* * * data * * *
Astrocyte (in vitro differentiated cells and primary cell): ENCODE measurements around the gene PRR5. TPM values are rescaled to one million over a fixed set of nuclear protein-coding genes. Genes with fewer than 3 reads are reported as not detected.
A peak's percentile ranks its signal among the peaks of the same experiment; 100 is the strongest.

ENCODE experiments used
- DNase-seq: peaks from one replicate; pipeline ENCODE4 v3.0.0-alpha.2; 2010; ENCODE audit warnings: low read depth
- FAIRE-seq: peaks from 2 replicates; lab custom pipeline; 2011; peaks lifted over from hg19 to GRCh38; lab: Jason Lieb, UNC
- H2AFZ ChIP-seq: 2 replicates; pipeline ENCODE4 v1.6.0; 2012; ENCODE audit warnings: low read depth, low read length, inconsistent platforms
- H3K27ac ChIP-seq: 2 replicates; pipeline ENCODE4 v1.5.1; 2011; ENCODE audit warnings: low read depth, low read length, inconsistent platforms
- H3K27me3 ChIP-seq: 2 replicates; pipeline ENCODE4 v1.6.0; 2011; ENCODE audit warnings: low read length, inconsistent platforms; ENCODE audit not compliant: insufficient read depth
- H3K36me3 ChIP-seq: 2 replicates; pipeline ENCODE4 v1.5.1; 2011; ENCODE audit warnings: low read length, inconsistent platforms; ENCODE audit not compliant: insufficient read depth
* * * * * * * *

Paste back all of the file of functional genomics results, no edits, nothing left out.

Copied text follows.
Astrocyte (in vitro differentiated cells and primary cell): ENCODE measurements around the gene PRR5. TPM values are rescaled to one million over a fixed set of nuclear protein-coding genes. Genes with fewer than 3 reads are reported as not detected.
A peak's percentile ranks its signal among the peaks of the same experiment; 100 is the strongest.

ENCODE experiments used
- DNase-seq: peaks from one replicate; pipeline ENCODE4 v3.0.0-alpha.2; 2010; ENCODE audit warnings: low read depth
- FAIRE-seq: peaks from 2 replicates; lab custom pipeline; 2011; peaks lifted over from hg19 to GRCh38; lab: Jason Lieb, UNC
- H2AFZ ChIP-seq: 2 replicates; pipeline ENCODE4 v1.6.0; 2012; ENCODE audit warnings: low read depth, low read length, inconsistent platforms
- H3K27ac ChIP-seq: 2 replicates; pipeline ENCODE4 v1.5.1; 2011; ENCODE audit warnings: low read depth, low read length, inconsistent platforms
- H3K27me3 ChIP-seq: 2 replicates; pipeline ENCODE4 v1.6.0; 2011; ENCODE audit warnings: low read length, inconsistent platforms; ENCODE audit not compliant: insufficient read depth
- H3K36me3 ChIP-seq: 2 replicates; pipeline ENCODE4 v1.5.1; 2011; ENCODE audit warnings: low read length, inconsistent platforms; ENCODE audit not compliant: insufficient read depth